A program made popular in the height of the subprime lending environment was the no-cost mortgage. No-cost mortgages have gotten quite a bit of exposure lately, as consumers seek to better understand loan terms, interest rates and how to qualify for mortgages in an ever-tightening credit market. And then there's the low-cost mortgage. No-cost mortgages, low-cost mortgages — two distinct differences. Here's how they differ.
Some Lending Lingo
Annual Percentage Rate (APR) is a function of blending the closing costs with the loan amount and re-amortizing that figure over the term of the loan. On traditional loan financing, the APR is usually within .125% of the actual note rate tied to the amount borrowed.
What to know: APR is a comparative tool enforced by the Truth In Lending Act to quickly assess cost differences between loan choices. The APR has no bearing on your principal and interest payment amount nor the note rate. APR is a barometer of loan cost solely. The interest rate, rather than note rate, determines the monthly mortgage payment.
No-Cost Mortgage is truly a "no-cost" loan — no appraisal fee, no lender fees and no closing costs. These fees are assessed by virtue of taking out the loan. The mortgage lender provides a credit at the close of escrow equal to the amount of the closing costs, thereby creating a "no fees" loan. APR is equal to the interest rate, but disclosure will have a higher APR just as a traditional mortgage would, as lenders are required to disclose APR whether there is a lender credit or not.
What to Know: No-cost mortgages will contain a higher interest rate and APR, so you're in essence amortizing the closing costs over the life of the loan (i.e. 360 months representing a 30-year fixed rate mortgage). The higher interest rate allows the lender to generate "overage" for the benefit of the consumer taking out the no-cost mortgage.
Low-Cost Mortgage is a traditional mortgage all lenders offer that is considered the norm, taking out a loan while paying any applicable fees associated with doing so, excluding discount points, which are usually optional. (In some cases paying discount points may very well make sense, but for our purposes a low-cost mortgage is under the assumption of no discount points.)
What to Know: Low-cost mortgages will contain lower rates than their no-cost mortgage counterparts. Because the lender does not have to inflate the rate for generating overage to pay the borrower's closing costs, the lender can offer the consumer premium pricing when it comes to the interest rate and terms. Not always, but in most cases.the interest rate and APR are lower on low-cost mortgages than on no-cost mortgages. (Related on Credit.com: Is Paying Down Your Mortgage Fast a Bad Idea?)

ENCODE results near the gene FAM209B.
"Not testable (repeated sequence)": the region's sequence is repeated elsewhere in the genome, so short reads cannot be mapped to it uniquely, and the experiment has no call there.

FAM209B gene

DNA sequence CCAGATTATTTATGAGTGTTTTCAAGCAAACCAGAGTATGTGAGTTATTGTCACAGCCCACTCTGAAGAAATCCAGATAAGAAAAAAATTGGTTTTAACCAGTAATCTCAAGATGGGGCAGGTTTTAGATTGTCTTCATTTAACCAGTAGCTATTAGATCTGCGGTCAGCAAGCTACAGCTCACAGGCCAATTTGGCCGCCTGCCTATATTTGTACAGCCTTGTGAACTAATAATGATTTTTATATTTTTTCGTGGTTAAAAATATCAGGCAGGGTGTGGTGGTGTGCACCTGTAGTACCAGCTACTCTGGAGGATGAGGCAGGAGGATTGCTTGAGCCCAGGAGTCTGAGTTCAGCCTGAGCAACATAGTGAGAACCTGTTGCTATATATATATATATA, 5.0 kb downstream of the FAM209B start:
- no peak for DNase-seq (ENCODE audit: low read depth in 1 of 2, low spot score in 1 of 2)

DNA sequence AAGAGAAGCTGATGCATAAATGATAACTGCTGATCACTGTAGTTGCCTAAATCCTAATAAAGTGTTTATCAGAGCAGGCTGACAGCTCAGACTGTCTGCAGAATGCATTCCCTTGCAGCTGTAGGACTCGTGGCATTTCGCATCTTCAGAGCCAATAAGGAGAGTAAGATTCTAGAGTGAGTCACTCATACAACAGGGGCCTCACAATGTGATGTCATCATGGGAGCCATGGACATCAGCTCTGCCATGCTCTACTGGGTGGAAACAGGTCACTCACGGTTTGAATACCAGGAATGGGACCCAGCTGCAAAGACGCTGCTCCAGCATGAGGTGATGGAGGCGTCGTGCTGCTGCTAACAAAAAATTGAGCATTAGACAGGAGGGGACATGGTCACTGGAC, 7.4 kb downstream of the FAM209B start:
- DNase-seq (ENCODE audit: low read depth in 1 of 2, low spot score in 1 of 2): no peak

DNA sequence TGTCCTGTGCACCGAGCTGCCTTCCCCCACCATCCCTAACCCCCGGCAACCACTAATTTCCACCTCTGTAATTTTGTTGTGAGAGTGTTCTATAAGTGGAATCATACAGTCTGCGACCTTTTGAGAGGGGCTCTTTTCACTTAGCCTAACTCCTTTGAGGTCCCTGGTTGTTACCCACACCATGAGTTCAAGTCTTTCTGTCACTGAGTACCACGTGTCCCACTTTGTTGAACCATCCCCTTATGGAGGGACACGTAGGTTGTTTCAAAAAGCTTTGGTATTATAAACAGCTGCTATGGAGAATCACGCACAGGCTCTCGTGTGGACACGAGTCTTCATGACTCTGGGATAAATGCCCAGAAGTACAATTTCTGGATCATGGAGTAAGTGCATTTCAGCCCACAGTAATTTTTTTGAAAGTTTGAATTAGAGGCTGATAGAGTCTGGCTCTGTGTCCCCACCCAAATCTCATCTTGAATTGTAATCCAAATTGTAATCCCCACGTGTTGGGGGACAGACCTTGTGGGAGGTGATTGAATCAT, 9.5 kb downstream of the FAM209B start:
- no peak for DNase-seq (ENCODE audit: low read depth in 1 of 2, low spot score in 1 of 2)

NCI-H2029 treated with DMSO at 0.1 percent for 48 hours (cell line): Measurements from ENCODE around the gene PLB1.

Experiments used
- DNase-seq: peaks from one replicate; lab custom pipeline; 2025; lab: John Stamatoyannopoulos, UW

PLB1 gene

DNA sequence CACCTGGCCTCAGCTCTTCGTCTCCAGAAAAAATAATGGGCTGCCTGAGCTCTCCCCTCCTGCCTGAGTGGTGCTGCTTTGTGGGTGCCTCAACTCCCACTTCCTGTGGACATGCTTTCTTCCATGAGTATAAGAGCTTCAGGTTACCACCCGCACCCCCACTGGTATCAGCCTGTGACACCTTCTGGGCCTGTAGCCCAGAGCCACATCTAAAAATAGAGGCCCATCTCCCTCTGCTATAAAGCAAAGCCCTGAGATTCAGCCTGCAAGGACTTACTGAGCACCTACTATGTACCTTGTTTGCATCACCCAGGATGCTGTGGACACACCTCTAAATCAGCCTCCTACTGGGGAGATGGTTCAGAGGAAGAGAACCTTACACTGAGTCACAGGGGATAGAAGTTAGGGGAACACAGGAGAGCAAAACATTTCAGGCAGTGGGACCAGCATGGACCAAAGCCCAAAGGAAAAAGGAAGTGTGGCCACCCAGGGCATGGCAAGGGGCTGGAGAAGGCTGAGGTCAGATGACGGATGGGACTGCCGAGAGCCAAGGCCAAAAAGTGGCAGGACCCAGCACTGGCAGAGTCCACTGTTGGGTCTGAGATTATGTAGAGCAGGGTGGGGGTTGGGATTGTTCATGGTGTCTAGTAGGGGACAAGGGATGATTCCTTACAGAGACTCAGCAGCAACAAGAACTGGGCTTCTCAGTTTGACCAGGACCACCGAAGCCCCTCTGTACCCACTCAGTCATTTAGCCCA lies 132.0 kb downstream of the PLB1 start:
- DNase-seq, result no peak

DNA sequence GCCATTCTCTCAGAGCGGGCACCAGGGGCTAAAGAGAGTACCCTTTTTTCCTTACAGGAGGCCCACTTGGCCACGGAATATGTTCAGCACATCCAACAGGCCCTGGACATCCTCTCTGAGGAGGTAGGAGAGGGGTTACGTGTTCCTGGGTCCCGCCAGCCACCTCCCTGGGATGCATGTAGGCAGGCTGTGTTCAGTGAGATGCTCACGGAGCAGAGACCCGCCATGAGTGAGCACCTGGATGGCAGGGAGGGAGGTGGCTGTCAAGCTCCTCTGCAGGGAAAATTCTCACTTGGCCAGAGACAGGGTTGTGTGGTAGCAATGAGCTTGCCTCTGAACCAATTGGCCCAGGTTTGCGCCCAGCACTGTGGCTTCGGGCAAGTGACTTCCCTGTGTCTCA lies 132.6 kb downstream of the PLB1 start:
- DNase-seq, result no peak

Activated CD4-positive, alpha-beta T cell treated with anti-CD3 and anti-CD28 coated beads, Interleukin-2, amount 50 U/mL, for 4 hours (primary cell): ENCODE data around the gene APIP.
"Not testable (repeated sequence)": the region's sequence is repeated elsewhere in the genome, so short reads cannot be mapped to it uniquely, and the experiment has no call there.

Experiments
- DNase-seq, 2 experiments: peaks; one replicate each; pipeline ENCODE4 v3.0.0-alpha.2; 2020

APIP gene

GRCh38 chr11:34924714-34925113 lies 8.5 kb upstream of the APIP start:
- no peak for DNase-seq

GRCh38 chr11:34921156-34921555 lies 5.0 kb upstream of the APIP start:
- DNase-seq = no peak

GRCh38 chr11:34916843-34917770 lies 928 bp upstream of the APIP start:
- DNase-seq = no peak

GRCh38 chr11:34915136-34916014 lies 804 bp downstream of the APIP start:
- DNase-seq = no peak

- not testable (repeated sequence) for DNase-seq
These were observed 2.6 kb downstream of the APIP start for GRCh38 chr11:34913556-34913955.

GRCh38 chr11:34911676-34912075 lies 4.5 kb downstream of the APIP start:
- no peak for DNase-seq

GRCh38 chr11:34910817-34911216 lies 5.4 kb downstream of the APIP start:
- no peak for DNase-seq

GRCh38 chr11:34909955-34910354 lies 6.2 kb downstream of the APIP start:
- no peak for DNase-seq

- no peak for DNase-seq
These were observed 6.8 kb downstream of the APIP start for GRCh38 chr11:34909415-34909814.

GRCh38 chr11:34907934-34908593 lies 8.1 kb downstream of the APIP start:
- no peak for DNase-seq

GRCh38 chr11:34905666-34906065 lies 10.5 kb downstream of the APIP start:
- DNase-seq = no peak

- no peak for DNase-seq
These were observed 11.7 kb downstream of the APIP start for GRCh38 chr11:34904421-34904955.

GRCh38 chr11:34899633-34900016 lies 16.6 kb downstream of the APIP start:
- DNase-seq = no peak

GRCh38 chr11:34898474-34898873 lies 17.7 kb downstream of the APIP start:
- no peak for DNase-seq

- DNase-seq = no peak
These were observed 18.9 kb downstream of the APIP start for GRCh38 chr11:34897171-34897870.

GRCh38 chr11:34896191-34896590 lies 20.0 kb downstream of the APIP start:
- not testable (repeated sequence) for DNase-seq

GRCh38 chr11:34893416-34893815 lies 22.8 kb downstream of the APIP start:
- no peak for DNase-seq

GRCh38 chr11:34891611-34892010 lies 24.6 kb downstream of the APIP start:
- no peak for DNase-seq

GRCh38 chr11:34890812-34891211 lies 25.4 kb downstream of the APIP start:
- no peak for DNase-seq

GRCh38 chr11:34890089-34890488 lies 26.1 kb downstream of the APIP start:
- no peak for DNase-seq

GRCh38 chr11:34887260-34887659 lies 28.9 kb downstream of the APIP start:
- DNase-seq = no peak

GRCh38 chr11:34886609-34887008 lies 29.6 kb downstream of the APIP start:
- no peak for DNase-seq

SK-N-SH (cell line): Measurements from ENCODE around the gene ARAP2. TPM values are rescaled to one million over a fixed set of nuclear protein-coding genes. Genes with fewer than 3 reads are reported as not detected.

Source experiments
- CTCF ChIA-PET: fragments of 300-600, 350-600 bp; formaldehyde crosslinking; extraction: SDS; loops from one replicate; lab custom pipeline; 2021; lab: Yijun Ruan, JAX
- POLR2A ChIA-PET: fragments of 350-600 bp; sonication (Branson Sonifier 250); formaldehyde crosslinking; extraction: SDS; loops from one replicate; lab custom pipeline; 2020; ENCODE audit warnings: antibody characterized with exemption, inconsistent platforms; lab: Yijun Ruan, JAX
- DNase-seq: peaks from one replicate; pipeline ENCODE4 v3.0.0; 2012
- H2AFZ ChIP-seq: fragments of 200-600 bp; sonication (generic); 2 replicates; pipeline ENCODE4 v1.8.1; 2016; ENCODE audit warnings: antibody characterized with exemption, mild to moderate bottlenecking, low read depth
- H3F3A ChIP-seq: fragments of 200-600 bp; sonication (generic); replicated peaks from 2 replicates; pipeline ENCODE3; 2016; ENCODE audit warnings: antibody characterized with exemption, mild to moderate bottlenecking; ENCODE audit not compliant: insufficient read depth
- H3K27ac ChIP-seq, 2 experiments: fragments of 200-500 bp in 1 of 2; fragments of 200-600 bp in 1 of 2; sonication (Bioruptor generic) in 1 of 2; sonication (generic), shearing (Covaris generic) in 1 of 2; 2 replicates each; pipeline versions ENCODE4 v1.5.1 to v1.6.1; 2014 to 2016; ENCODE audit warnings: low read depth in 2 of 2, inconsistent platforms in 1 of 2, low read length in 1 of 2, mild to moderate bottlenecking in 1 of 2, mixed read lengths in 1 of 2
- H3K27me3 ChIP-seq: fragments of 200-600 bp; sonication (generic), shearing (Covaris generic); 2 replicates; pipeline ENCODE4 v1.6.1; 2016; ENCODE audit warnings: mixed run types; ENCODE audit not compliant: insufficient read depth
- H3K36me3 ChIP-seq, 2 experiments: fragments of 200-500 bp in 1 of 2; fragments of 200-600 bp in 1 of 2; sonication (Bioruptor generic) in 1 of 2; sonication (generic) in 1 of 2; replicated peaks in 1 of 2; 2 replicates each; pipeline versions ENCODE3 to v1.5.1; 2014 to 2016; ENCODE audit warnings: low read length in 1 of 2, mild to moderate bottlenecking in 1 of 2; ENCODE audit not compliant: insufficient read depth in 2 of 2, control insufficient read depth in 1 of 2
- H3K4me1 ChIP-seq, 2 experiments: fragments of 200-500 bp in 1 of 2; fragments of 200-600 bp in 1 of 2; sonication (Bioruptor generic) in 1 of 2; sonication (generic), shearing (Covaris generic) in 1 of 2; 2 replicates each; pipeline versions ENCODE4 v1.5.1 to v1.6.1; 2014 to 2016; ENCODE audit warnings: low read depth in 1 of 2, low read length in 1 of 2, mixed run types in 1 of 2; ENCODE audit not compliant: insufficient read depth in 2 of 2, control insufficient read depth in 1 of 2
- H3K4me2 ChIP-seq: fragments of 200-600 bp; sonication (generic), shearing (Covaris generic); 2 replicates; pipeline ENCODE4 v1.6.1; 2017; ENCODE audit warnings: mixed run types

Which Is Better for You?
The benefits you would gain from either type of loan depends on how long you plan to hold the loan and your financial goals. For example, because the future for many is unknown in terms of how long the loan will be held for and/or how long the property will be held for, a low-cost mortgage is a more appropriate long-term strategy as the realized benefits of the lower cost mortgage materialize over time — i.e., lower interest savings over the life of the loan. Conversely, if the property hold time or the loan payoff is going to be dramatically shorter, such as within the next 12 months, a no-cost mortgage is more appropriate despite the higher interest rate.
Here is a typical no-cost versus low-cost mortgage scenario to see how the numbers change over time:
Based on the figures, after backing out the $2,500 in closing costs, the low-cost mortgage is $28,387 lower in mortgage interest for the life of 360 months. Looking at the monthly figures, $78.85 per month is the monthly interest benefit attainable on the low-cost loan. Adding the interest savings and payment savings provided a total benefit.
How to Crunch the Numbers on Low-Cost and No-Cost Loans
• Subtract the total interest of the low-cost mortgage from the no-cost mortgage.
• Take this figure and divide it by the term of the loan — 360 months for a 30-year fixed-rate mortgage — and then subtract the one-time closing costs from this figure (title fees, loan origination fee, recording fees, etc.).
• If you do this correctly, it will give you a monthly figure representing the monthly interest savings between the two loans.
• Next, add in the payment savings generated by the lower interest rate, and you'll have the total monthly loan benefit of a low cost mortgage.
Don't be fooled by a no-cost mortgage, because there's no such thing as a free lunch, and no matter how good the advertisement is, you'll pay the closing costs over the life of the loan term. A low-cost mortgage will always net a better interest rate and payment.
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